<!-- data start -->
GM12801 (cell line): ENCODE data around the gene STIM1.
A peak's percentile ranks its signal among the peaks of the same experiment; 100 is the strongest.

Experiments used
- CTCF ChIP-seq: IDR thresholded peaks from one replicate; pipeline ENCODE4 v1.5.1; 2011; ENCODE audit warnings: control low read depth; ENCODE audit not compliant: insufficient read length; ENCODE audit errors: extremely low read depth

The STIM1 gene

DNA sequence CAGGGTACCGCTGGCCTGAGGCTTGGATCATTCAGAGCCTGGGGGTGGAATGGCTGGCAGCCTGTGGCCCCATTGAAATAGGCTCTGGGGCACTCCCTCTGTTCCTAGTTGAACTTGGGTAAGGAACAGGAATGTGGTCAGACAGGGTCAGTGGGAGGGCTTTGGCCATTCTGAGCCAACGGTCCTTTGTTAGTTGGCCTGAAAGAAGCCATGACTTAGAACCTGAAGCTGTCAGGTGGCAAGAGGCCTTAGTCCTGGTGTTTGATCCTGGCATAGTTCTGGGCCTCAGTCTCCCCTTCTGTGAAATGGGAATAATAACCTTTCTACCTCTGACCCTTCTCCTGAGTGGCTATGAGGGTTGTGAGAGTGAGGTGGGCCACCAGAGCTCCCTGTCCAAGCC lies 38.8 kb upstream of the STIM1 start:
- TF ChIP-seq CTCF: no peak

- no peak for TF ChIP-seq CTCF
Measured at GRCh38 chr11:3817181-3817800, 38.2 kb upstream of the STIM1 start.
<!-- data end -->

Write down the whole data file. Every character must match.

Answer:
GM12801 (cell line): ENCODE data around the gene STIM1.
A peak's percentile ranks its signal among the peaks of the same experiment; 100 is the strongest.

Experiments used
- CTCF ChIP-seq: IDR thresholded peaks from one replicate; pipeline ENCODE4 v1.5.1; 2011; ENCODE audit warnings: control low read depth; ENCODE audit not compliant: insufficient read length; ENCODE audit errors: extremely low read depth

The STIM1 gene

DNA sequence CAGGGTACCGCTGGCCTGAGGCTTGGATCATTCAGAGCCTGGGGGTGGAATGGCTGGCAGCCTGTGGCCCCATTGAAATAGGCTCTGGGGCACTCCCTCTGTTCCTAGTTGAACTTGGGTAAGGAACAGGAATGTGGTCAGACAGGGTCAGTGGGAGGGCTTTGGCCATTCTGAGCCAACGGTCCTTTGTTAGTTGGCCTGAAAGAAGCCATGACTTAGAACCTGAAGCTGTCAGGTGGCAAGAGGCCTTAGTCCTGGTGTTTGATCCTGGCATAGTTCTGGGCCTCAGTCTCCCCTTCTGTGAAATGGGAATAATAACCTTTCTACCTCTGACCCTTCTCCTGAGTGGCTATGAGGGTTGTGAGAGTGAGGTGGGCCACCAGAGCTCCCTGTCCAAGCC lies 38.8 kb upstream of the STIM1 start:
- TF ChIP-seq CTCF: no peak

- no peak for TF ChIP-seq CTCF
Measured at GRCh38 chr11:3817181-3817800, 38.2 kb upstream of the STIM1 start.